Regional Transportation Commission of Southern Nevada

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Regional Transportation Commission of Southern Nevada
RTC white logo.png
CAT Coach 915.JPG
#915 (under the Citizens Area Transit brand) at the downtown transit center on the 105.
Founded1965; 54 years ago (1965) by the Nevada Legislature
HeadquartersLas Vegas, Nevada, U.S.
LocaleSouthern Nevada
Service areaClark County
Service typeLocal bus transit and highways
Chief executiveTina Quigley

The Regional Transportation Commission of Southern Nevada (RTC) is a government agency and the transit authority and the transportation-planning agency for Southern Nevada. It was founded by the Nevada Legislature in 1965.

RTC Transit[edit]

The Regional Transportation Commission of Southern Nevada (RTC) transit fleet consists of 37 routes served by 387 vehicles. In 2009, RTC Transit carried 57,738,930 passengers in the greater Las Vegas Valley. RTC Transit consists of 28 fixed route service routes, 7 express service routes, & 2 Las Vegas Strip service routes such as The Deuce & Strip & Downtown Express (SDX).

Services provided[edit]

  • RTC Transit - All public transportation routes available to the public.
  • RTC Paratransit - Shared-ride, program for those who are functionally unable to use the RTC's fixed-route system.
  • SIlverSTAR & FDR - A service designed with senior citizens in mind with stops at senior community centers and areas.
  • Mobility Training - One-on-one or group training program to help people with disabilities learn to use transit.
  • Bike & Ride - Learn how to use your bicycle and transit together.
  • Transit Centers and Park & Ride Facilities - Conveniently located transit centers and park & ride facilities to help you get around with transit.
  • Transit Ambassadors - Ambassadors along Las Vegas Blvd. answering questions for transit riders who may be new or just have a question about transit.
  • Heading to McCarran Airport? RTC Transit services to and from McCarran International Airport
  • The RTC is a partner with the AAA Free Self-Driving Shuttle pilot program (with City of Las Vegas and Keolis). Visit

RTC Rapid Transit and RTC Commuter Services[edit]

In response to the ever increasing demand for faster service along the Las Vegas Valley's busiest roads, the Regional Transportation Commission of Southern Nevada (RTC) has introduced the Gold Line that connects Downtown Las Vegas to the Las Vegas Convention Center and the Las Vegas Strip.

The RTC also provides a commuter service that transports passengers from the Centennial Hills Transit Center and Park & Ride in the northwest, to Downtown, the Strip, and ends at the UNLV campus in the southeast.

The Street Car RTV vehicles travel in dedicated lanes where possible, with less frequent stops than fixed-route transit, enabling the service to change routes based on traffic patterns and move passengers longer distances in a shorter time period than fixed-route bus service.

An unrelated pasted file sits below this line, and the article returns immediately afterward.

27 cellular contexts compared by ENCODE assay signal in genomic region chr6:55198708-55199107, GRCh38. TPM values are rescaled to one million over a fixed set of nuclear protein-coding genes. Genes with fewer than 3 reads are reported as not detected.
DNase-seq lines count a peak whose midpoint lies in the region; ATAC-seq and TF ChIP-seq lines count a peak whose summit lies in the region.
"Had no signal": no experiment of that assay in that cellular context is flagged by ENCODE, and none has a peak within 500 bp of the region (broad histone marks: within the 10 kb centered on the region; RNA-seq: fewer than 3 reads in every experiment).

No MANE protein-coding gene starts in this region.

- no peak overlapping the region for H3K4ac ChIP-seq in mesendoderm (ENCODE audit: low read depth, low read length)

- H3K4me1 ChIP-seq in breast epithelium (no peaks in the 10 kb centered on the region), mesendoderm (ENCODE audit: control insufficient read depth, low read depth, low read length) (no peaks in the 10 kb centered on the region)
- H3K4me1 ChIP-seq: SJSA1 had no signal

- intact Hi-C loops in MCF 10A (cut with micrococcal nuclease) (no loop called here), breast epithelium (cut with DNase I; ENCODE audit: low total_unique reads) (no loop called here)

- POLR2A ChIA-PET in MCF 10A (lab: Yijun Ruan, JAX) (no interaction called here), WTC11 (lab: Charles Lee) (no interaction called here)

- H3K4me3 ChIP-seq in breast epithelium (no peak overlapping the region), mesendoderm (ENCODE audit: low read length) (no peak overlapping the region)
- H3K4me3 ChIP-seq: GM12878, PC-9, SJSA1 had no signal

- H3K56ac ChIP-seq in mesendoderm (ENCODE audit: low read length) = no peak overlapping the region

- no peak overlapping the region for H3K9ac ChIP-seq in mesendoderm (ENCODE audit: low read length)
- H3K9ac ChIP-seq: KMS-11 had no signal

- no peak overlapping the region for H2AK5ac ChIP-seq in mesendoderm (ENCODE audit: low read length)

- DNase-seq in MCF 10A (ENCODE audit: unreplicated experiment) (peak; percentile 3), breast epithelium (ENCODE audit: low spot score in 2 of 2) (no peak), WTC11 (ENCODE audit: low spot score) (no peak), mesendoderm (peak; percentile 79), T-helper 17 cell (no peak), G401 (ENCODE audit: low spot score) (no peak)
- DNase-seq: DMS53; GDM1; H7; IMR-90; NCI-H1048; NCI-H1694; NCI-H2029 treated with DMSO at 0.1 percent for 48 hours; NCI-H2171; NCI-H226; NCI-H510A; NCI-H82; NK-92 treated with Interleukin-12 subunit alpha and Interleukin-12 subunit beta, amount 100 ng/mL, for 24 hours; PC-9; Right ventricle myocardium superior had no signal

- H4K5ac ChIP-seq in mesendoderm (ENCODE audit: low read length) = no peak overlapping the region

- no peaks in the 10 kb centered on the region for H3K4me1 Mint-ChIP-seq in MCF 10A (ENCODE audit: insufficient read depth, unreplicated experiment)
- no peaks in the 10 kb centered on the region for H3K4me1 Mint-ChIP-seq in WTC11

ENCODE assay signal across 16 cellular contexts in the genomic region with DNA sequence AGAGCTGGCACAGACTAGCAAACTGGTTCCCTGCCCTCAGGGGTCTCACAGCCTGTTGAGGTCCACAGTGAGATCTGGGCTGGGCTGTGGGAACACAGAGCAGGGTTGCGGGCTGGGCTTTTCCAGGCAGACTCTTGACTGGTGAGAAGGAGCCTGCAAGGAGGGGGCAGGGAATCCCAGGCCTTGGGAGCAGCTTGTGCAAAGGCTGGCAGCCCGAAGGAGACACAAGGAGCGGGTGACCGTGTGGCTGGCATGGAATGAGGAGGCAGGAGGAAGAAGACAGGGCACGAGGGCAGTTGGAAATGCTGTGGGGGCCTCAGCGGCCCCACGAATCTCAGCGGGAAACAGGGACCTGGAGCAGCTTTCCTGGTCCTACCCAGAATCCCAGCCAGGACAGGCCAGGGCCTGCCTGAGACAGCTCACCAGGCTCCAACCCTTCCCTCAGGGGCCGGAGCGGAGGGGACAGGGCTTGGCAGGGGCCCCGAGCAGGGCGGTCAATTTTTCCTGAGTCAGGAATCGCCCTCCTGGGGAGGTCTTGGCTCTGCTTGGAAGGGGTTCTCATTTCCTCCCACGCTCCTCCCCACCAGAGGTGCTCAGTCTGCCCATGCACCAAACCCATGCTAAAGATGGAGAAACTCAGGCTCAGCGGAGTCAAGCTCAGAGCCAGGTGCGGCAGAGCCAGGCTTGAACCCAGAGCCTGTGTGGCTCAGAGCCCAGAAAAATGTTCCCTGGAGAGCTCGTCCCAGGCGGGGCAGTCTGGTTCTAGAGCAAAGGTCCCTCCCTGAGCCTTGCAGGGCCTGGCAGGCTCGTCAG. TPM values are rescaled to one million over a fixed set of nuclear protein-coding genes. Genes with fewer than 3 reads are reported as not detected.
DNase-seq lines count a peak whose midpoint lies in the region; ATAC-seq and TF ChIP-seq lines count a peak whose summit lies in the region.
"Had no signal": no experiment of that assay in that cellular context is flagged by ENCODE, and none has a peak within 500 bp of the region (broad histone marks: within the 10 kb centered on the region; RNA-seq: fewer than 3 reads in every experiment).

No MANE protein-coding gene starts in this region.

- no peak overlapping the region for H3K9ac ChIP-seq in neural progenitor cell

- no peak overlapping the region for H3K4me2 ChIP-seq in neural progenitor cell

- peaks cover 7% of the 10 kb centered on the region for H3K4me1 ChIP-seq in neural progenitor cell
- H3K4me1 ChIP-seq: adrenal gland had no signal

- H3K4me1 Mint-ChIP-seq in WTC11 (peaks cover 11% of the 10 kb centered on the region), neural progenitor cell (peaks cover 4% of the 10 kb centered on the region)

The bus rapid transit system is a seamless network of links throughout the Las Vegas Valley to various connection points of other transportation lines with more frequent stops and will have many rail-like features such as level platform boarding and multiple doors for easy loading. Riders wait at new, comfortable, and modern shelters that will compliment the bus rapid transit experience. To help reduce wait times, you are able to purchase a Transit Pass off of the vehicle. This new rapid transit system has the appearance and feel of a light rail transit network at a considerably lower cost.


Security on the residential, express, and strip transit routes, and all RTC terminals and select platforms is provided by the private security firm Allied-Barton under contract to the RTC. The previous contract holder was Wackenhut Security (now G4S) until losing the contract in 2009. Since then, increased crime in the Las Vegas Metropolitan area[1] has prompted an increased security presence in the transit system as a whole. The officers primary task is that of fare enforcement, but will also engage in enforcing other RTC policies and rules, to include the removal of loiters, those causing disturbances, and those posing safety hazards at RTC stops and facilities, and insuring the general safety of staff and customers.

On December 15, 2014, a fatal shooting with a .50 caliber handgun and shot the officer several times. The officer returned fire and fatally shot Boudinot. The transit officer was rushed to UMC and eventually recovered while Boudinot was declared dead at the scene.[2][3]

See also[edit]


External links[edit]